Whether you’re a student taking courses while working part-time or a professional who’s completing a diploma to advance their career prospects, one thing is guaranteed: it’s challenging balancing work and study, but you’re not alone in the struggle. Many students who work to support themselves or their families find it difficult balancing work and study, along with their personal and social life. Although achieving any balance can seem overwhelming, it’s possible with some planning, commitment, and self-discipline.
Work and study are competing factors, but both are important parts of your life and demand your attention. This struggle leads to emotional and mental health stresses that can accelerate rates of anxiety, depression, and other mental health concerns amongst students. Your primary goal is to achieve a balance between study and work that allows you to perform your best in each whilst maintaining a sense of self. Because without a healthy balance between work and study, you’re less likely to succeed in either.
How to effectively balance work and study
If you’re a working student, you need an effective plan to help you find and keep an appropriate and reasonable balance between your education and job responsibilities. Here are some quick tips to help you create a productive plan to find your balance.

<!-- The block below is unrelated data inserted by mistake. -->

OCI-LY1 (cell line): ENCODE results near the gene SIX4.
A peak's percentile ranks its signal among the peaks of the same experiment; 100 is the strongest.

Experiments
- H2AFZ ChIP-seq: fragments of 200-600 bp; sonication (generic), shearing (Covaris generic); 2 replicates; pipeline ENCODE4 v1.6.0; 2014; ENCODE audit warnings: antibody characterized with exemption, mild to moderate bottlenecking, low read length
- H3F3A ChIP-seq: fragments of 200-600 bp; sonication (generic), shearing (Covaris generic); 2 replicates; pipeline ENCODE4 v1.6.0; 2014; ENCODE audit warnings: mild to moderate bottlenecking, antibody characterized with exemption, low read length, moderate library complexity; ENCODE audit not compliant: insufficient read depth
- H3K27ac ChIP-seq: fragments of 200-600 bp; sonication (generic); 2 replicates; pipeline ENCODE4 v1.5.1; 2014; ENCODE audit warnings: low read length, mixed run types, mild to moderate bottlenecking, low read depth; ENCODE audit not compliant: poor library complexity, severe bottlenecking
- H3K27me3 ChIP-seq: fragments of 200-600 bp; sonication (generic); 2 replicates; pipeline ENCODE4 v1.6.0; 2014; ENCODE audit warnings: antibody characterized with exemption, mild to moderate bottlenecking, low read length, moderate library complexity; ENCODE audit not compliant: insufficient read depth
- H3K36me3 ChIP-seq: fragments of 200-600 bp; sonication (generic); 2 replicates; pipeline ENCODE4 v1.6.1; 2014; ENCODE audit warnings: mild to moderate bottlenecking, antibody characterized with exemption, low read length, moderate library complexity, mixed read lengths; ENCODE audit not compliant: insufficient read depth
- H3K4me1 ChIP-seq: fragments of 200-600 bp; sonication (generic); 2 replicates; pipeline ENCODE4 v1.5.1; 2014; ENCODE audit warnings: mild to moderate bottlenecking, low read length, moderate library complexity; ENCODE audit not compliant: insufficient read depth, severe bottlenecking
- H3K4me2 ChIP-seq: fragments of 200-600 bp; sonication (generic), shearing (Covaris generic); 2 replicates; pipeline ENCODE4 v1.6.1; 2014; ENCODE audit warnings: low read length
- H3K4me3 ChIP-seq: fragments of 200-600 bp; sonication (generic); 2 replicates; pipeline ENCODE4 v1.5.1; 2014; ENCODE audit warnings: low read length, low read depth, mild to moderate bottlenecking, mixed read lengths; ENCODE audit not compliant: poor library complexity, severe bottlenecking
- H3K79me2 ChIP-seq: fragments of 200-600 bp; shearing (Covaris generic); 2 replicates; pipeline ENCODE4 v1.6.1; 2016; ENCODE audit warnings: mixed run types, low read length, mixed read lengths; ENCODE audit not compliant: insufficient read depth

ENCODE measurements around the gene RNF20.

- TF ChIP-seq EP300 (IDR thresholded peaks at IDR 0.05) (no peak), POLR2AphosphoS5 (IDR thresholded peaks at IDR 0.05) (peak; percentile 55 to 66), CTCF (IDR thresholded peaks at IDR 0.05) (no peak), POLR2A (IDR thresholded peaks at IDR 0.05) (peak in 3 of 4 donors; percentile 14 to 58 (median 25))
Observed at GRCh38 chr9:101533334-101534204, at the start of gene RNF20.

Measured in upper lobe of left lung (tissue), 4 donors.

1. Create a flexible schedule
Although some conflicts will inevitably occur between work and study, you can minimise them by planning and creating a schedule that allows for some flexibility. Accept that some factors can’t be controlled, such as class times or locations, or shifts at work. Take advantage of opportunities your employer may offer, such as job sharing or schedule input, so you can better craft your work schedule to allow time for class and study. Also consider taking online courses to save you transportation time. But remember, no schedule is set in stone, so be prepared to revise your plan to accommodate for unexpected events, work emergencies, and new assignments.
2. Be organised
To achieve a productive balance between work and study, you need to be organised in both areas. Keep your study and work materials in separate places, as this will make it easier to find them. For your classes, arrange documents for each course in different, clearly labelled folders to avoid mix-ups and confusion. Also use a physical or digital calendar to make note of both study and work commitments. You may find color coding helpful to separate study demands from work commitments, and timely notifications from digital calendars to your tablet or smartphone can help keep you on track. Schedule time for study into your weekly planning, and start all assignments early so you have a buffer should the unexpected happen.
3. Keep everyone informed of your schedule
An essential step in creating an effective work-study balance is communication with the people in your work, school, and personal life. Make sure your employers, instructors, friends, and family know about your tight schedule where applicable. By doing so, the people in these various parts of your life will know when and where you’re available. To be an effective student, you must set aside time to study productively. Not everyone knows the demands a working student has, so don’t hesitate to point out when you are or aren’t available to work or socialise.